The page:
Numlock News: July 1, 2022 • Leopards, Shochu, Pandas
By Walt Hickey
We’re off Monday in observation of Independence Day. Have an excellent weekend, and see you Tuesday.
Just two megacities — Mumbai and Los Angeles — have big cats that breed, hunt and maintain territory within their borders. In Mumbai they’ve got a population of leopards, and in Los Angeles they’ve got large mountain lions. About 100 of the beasts in Los Angeles County are collared by researchers, while Mumbai is home to about 50 leopards, even if the space is probably more suited to accommodate about 20 leopards. This, of course, will grow to include New York once my plan to release 17 tigers in Queens to reduce the rat problem in summer and free up parking around Citi Field finally comes to fruition.
A new study of 2,322 people over the course of decades of their lives found that career success — which had colloquially been understood to actually increase the risk of medical or psychological harm — did not appear to result in adverse health outcomes in the long term. One component of the study tracked 496 STEM doctoral students identified in 1992 and looked at their life outcomes, finding no significant difference between the people who enjoyed successful careers and those who did not when it came to medical status and family relationships. Essentially, this means that there are absolutely no negative consequences to wanting to be the very best, like no one ever was, and that your courage will indeed pull you through.
The United States Navy maintains the 225-year-old 304-foot-long U.S.S. Constitution, a wooden ship first launched in 1797 that saw service in the Quasi-War, the First Barbary War, the War of 1812 and conflicts through its last mission in 1853. In 1906, the Navy restored it, and right before the 1976 Bicentennial the Navy spent a fortune buying up wood from white oaks to repair it. That’s when the government realized, wait, we actually own a huge forest with lots of white oaks bought as a remote weapon storage site during the New Deal era, and that’s when the forest at Naval Support Activity Crane, south of Bloomington, Indiana, became the timber supplier to the Constitution. About 25 percent of the annual growth is sustainably harvested per year, wood that goes to the ship with a surplus sold by the Navy to support the program.
The southwestern region of Kyushu in Japan is traditionally known for the production of shochu, the clear liquor made out of grain, potatoes and sugar cane. Indeed, the export of shochu has expanded 19 percent since 2016, but meanwhile the domestic demand — amid an aging population and shortened restaurant hours related to the pandemic — has begun to slump. This has led many distillers to switch over to the production of Japanese whisky, which has truly been on a tear both at home and abroad. Japan exported 46.1 billion yen ($339 million) worth of whisky in 2021, up 70 percent compared to 2020 and up 430 percent compared to 2016.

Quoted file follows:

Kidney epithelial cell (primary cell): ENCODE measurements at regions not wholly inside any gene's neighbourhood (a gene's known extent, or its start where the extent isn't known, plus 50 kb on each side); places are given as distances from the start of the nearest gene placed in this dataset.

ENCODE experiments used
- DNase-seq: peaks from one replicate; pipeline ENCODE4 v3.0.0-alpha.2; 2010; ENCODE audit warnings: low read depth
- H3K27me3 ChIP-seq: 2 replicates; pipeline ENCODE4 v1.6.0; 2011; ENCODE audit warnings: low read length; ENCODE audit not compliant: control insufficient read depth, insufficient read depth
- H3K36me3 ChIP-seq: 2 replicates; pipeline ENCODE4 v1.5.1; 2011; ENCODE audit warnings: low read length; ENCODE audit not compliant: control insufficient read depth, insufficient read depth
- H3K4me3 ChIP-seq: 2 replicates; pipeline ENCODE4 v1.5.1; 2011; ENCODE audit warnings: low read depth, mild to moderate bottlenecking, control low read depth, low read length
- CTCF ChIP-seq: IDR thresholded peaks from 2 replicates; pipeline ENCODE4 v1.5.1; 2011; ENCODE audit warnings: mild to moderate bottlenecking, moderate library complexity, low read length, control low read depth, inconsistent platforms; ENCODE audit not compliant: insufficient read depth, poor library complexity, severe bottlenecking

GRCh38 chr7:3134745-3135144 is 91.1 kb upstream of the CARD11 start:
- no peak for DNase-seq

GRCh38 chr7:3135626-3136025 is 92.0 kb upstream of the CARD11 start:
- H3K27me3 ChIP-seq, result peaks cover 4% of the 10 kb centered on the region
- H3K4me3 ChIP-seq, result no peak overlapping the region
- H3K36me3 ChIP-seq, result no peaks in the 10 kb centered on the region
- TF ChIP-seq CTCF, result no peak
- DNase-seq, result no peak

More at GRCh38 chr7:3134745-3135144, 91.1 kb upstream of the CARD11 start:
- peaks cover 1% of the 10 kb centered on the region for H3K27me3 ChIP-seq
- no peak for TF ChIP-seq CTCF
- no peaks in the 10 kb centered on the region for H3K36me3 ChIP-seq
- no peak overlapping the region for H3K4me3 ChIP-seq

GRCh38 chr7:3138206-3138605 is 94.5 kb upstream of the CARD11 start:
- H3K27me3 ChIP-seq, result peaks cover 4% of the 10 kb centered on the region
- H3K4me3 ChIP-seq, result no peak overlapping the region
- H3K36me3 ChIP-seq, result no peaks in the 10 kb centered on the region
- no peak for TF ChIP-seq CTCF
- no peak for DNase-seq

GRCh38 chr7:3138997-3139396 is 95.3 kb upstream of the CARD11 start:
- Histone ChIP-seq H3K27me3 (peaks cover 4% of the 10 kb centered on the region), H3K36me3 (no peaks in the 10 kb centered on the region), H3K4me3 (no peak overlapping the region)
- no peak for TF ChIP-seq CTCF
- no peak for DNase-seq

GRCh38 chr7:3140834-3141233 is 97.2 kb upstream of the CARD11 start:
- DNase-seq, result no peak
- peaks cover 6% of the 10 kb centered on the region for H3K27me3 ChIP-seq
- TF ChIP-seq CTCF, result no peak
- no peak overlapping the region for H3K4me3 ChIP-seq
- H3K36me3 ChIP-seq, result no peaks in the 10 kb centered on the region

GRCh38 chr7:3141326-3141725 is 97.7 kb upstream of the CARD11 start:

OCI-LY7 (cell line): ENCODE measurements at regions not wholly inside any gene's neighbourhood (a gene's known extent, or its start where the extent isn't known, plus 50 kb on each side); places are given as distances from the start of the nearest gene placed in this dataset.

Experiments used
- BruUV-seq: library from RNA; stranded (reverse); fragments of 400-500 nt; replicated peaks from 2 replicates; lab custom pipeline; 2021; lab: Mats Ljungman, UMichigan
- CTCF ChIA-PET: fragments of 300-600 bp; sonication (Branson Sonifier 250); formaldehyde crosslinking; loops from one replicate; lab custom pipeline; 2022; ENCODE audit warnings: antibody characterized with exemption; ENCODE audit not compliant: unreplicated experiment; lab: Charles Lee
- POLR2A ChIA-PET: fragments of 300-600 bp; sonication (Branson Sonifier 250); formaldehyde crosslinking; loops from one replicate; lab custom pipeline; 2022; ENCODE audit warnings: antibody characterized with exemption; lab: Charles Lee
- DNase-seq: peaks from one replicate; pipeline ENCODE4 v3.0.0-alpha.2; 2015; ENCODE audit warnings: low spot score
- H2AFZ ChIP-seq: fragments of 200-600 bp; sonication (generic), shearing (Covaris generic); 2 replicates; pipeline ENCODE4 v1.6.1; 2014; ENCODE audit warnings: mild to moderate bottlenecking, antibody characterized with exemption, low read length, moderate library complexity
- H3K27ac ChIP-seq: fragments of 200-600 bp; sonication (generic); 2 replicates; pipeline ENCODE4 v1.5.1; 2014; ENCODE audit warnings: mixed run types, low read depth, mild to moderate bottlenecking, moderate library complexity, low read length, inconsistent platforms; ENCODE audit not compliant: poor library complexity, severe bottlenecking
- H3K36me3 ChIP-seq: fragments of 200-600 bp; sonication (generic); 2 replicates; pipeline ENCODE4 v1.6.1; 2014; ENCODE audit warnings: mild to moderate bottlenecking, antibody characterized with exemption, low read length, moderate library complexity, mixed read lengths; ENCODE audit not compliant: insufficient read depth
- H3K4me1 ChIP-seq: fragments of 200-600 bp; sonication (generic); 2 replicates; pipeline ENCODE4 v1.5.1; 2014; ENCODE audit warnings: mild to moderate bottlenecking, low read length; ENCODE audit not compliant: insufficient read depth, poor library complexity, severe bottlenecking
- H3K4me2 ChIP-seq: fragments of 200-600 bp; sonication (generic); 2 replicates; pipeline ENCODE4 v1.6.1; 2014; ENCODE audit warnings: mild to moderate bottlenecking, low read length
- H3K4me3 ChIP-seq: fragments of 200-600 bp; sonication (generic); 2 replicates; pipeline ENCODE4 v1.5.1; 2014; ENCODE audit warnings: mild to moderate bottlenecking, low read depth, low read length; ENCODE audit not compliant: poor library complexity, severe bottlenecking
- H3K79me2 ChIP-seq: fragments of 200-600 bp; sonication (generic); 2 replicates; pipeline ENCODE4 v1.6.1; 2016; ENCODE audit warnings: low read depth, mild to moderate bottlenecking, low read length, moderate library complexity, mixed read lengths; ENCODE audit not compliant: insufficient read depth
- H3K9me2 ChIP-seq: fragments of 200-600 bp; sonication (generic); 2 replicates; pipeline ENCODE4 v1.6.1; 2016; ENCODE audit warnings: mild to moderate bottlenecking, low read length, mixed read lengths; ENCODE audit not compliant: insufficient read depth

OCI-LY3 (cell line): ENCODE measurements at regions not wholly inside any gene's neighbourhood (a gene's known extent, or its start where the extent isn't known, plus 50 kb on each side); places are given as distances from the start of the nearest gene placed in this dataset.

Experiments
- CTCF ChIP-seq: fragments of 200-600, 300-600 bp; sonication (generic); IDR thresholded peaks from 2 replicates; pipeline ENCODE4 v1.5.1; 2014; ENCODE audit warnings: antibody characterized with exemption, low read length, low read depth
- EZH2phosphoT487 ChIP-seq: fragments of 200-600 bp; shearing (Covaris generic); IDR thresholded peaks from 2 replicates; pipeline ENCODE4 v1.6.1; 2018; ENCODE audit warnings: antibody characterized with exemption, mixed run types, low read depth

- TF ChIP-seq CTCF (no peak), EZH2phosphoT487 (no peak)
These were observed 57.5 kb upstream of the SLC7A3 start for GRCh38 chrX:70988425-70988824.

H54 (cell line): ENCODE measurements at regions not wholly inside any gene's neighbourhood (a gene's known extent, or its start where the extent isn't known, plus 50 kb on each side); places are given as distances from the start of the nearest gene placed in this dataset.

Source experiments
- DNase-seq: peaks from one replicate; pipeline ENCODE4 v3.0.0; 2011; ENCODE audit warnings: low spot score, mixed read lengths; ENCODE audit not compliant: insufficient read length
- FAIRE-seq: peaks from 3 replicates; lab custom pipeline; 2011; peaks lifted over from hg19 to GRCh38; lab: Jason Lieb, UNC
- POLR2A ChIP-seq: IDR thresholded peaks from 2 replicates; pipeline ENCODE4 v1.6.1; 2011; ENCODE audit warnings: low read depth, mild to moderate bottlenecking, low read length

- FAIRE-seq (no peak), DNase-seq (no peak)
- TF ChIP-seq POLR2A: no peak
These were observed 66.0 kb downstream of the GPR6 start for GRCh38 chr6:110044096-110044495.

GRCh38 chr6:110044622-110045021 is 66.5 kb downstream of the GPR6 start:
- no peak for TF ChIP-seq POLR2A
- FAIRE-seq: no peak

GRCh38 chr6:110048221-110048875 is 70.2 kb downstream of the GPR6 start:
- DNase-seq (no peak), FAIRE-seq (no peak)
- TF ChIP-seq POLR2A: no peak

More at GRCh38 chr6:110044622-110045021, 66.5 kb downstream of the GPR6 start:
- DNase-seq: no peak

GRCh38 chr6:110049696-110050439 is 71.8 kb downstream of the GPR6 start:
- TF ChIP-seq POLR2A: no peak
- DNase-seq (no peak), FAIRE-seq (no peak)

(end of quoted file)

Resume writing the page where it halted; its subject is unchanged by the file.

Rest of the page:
A new study published in Scientific Reports describes a fossilized Ailuractos, an ancestor of the modern panda, that has the opposable “false thumb” that pandas need to grasp and consume bamboo. Previously, the thumb-esque sixth digit appendage was only tracked up to 100,000 to 150,000 years ago, which forced researchers to conclude that bamboo was a relatively recent addition to the panda diet. The new fossils, though, push that back considerably: The site is dated to 6 million to 7 million years ago.
Kazakhstan is home to the saiga, a type of antelope that in 2015 endured a devastating bacterial plague that wiped out half of the entire population, bringing the numbers down to less than 200,000. Going into this year’s calving season, though, the number was all the way up to 1.3 million saigas, thanks to a crackdown on the poaching where the animal’s horns are harvested for use in traditional medicine. The ban on hunting saiga rolled out in the 1990s but is set to end in 2023, and according to the government they plan to authorize about 10 percent of the saiga population for culling.
Hydrogen has a ton of promise as a carbon-free industrial fuel source, but moving it around is an issue. The atoms are so small that existing natural gas infrastructure and storage can actually get damaged or leak if hydrogen is run through it, but one startup — H2SITE, which scored €12.5 million in funding from a number of European utilities and a Bill Gates venture — is proving out two ways of moving hydrogen around. One runs it through natural gas pipelines alongside methane, about a 30 percent mixture, with their key innovation being tech with ability to filter out 99.9 percent of the hydrogen mixed in with natural gas. The other strategy is trapping it in ammonia or methanol, and they can get the cost of filtering down to $0.80 per kilogram of hydrogen.
This week in an unlocked Sunday edition, I spoke to culture writer Alissa Wilkinson, who wrote the new book Salty: Lessons on Eating, Drinking, and Living from Revolutionary Women, out this week. I really love her culture journalism and have been looking forward to this book since it was announced. We spoke about why food is such a great lens to view people we can’t meet, how Hannah Arendt’s radical views on friendship got her through unpleasant times, and some of the stories of particularly resilient people in the book that might give people encouragement in times of uncertainty. Salty can be found wherever books are sold. Read our interview here.
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